FIG. 1.
(A) Water-insoluble glucans synthesized by S. mutans GtfB labeled with Alexa Fluor 647-dextran conjugate with a maximum absorbance wavelength of 647 nm and a maximum fluorescence emission wavelength of 668 nm. (Panel A-1) Phase-contrast image of glucans ...

S. mutans growing in the presence of sucrose and starch formed a distinctive three-dimensional biofilm structure on the surface of amylase-active sHA (Table (Table11 and Fig. Fig.2);2); the presence of starch alone or in combination with glucose plus fructose resulted in negligible biofilm formation. Measurements of the biovolume obtained by using COMSTAT revealed that biofilms formed in the presence of sucrose plus starch contained more EPS and had higher EPS-to-bacterium biovolume ratios than biofilms formed in the presence of sucrose or in the presence of sucrose plus glucose (Table (Table1)1) (P < 0.05), especially in the deeper and outer layers of the biofilm (>90 μm from the substratum) (Fig. (Fig.2A,2A, panel A-1, and 2B, panel B-1). Rendered three-dimensional images revealed that almost all bacteria in the outer layers of biofilms formed in the presence of sucrose plus starch were associated with or were in contact with EPS (Fig. (Fig.2,2, panel A-2, and 2B, panel B-2). Biochemical analyses showed that the EPS matrix in biofilms formed in the presence of sucrose plus starch contained larger amounts of highly branched insoluble glucans (branch points, 3,4-, 3,6-, and 3,4,6-linked glucose) and consequently had more biomass than biofilms formed in the presence of sucrose or in the presence of sucrose plus glucose (data not shown). The synthesis of the modified polysaccharide could be partially explained by previous observations that the presence of oligosaccharides resulting from starch digestion by surface-adsorbed amylase increased the synthesis of 3-linked branched insoluble glucans by GtfB bound to an sHA surface (21, 35). Furthermore, the architectural and structural differences of the biofilms might also be related to environmental changes (e.g., the availability of oligosaccharides) which could trigger S. mutans responses at the transcriptional level, including modulation of the expression of genes associated with EPS formation.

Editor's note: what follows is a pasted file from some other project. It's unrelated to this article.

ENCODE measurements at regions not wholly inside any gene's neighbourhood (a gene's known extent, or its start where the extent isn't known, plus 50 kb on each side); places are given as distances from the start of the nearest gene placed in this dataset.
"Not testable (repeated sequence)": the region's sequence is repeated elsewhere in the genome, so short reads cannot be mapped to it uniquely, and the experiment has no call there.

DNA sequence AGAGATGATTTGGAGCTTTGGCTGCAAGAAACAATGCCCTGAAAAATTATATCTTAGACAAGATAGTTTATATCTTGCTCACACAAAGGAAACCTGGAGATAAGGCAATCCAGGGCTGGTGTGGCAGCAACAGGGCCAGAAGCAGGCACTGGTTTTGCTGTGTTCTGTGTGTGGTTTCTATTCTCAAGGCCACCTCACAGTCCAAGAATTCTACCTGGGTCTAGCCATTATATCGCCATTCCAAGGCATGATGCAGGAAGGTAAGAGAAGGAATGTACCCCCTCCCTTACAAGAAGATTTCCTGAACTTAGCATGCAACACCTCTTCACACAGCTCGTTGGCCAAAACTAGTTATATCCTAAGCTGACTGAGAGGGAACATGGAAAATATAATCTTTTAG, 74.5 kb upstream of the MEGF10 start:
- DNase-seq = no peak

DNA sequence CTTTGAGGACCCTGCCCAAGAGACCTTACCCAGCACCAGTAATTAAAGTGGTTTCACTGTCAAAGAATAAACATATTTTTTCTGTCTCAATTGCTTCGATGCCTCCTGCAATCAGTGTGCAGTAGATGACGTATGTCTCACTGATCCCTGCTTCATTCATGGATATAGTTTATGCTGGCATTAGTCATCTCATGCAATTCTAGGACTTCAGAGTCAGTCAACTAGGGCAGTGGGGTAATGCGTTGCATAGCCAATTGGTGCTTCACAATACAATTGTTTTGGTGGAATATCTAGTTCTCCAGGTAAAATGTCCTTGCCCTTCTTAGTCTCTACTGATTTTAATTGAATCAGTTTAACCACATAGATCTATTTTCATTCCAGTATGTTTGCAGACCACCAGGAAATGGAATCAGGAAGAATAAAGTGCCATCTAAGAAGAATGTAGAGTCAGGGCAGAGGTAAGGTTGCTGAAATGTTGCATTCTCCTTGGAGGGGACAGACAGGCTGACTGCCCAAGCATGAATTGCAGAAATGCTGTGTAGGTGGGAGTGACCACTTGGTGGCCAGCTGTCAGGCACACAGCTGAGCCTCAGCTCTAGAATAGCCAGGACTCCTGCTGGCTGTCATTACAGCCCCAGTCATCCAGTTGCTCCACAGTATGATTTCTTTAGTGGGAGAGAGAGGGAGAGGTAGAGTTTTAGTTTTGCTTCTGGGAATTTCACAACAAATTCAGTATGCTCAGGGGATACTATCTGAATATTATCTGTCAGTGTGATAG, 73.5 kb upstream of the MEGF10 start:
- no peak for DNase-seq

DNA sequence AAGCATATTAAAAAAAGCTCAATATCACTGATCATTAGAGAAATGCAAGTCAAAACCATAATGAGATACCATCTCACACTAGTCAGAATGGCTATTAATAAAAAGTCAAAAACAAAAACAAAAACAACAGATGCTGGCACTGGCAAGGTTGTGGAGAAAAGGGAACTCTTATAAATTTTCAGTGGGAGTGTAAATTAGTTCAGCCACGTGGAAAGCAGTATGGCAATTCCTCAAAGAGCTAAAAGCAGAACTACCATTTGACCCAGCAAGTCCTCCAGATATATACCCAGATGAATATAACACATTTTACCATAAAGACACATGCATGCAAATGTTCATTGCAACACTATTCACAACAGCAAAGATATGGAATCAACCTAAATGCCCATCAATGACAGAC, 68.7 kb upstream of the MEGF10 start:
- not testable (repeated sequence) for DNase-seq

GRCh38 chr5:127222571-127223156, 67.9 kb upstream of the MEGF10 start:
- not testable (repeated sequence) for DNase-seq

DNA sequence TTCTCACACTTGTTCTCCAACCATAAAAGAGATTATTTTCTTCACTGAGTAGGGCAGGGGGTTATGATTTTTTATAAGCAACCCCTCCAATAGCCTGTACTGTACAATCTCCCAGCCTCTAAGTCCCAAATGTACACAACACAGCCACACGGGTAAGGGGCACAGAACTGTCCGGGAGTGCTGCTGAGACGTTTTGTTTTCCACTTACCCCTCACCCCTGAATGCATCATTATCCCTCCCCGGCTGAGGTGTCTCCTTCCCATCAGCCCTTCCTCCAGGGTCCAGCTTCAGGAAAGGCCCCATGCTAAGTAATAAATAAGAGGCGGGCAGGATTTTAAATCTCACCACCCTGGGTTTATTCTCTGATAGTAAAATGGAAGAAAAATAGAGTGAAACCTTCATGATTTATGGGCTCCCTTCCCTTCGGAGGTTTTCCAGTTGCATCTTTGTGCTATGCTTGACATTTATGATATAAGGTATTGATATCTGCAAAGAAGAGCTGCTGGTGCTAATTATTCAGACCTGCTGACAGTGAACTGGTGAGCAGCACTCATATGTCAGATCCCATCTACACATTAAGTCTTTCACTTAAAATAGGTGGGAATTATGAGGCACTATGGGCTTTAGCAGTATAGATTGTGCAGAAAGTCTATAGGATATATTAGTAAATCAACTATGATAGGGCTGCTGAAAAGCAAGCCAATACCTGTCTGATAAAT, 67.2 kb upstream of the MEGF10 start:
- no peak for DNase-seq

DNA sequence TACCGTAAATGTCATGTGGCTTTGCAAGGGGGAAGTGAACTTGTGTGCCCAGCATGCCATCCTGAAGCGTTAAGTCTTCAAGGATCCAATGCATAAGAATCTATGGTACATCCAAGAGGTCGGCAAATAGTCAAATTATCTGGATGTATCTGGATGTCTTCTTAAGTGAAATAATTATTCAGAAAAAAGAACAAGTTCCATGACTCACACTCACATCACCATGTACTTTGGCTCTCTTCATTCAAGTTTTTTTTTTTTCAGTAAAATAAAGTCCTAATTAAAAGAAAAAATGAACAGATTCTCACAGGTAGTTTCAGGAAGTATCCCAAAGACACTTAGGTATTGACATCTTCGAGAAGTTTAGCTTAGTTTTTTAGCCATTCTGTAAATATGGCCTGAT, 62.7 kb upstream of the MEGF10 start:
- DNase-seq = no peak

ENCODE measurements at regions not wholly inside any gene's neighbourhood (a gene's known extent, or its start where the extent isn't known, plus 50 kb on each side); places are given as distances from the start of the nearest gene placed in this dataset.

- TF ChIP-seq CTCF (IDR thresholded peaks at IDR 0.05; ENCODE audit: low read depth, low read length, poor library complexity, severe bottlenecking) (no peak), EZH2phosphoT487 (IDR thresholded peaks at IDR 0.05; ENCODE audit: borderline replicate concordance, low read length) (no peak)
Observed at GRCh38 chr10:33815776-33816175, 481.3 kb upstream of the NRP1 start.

FIG. 2.
(A) Biofilm formation in the presence of sucrose plus starch. (Panel A-1) Distribution of bacteria and EPS in the biofilms. (Panel A-2) Representative three-dimensional images of the structural organization of the biofilms: rendered images of the outer ...
Biovolume and average thickness of S. mutans UA159 biofilms determined by COMSTAT analysisa

Thus, the expression of genes encoding the synthesis (gtfB, gtfC, gtfD) (38) and degradation (dexA) (13) of glucans by S. mutans within biofilms was determined by real-time quantitative reverse transcriptase PCR. At selected time points (48, 72, 96, and 120 h), the RNA were extracted from the biofilms and purified as described previously (6). The reverse transcriptase PCR real-time amplification conditions and the gene-specific primers were similar to those described previously by Koo et al. (19); relative expression was calculated by normalizing each gene of interest to the 16S rRNA (19). As shown in Fig. Fig.3,3, biofilms formed in the presence of sucrose plus starch expressed higher levels of gtfB mRNA than biofilms formed in the presence of sucrose during the entire biofilm developmental process, especially between 48 and 96 h (P < 0.05); the Gtf encoded by gtfB synthesizes mostly water-insoluble α(1,3)-linked glucans (38). The increased availability of metabolizable carbohydrates (such as maltose and maltotriose) and consequently the enhanced acidification of the biofilms may influence the expression of gtf genes (25). However, we and other workers have shown that addition of excess glucose or other simple sugars actually reduces the synthesis of EPS (8, 9, 14), which may involve downregulation of the expression of gtf genes (32). Thus, it is conceivable that the presence of additional acceptors sensed by S. mutans resulted in increased gtfB expression since the starch hydrolysates could act as primers for glucan synthesis (35). In contrast, the dexA mRNA levels in biofilms formed in the presence of sucrose plus starch were less than the dexA mRNA levels in biofilms formed in the presence sucrose at 120 h (P < 0.05). The dextranase encoded by dexA is upregulated when biofilm formation reaches a steady state after a certain amount of glucans is produced. Thus, it is apparent that glucan degradation/remodeling initiates at earlier stages in biofilms grown in the presence of sucrose than in biofilms grown in the presence of sucrose plus starch, which suggests that the latter biofilms may be more persistent and metabolically active for prolonged periods. Furthermore, our initial transcriptome analysis of the biofilms also revealed that in the presence of starch and sucrose, (i) the expression of specific genes related to sugar transport systems (e.g., multiple sugar metabolism; msm genes) was enhanced and (ii) two-component systems (TCS), such as comE and covR/sncR, were downregulated (see Table S1 in the supplemental material for a complete list of genes and microarray procedures).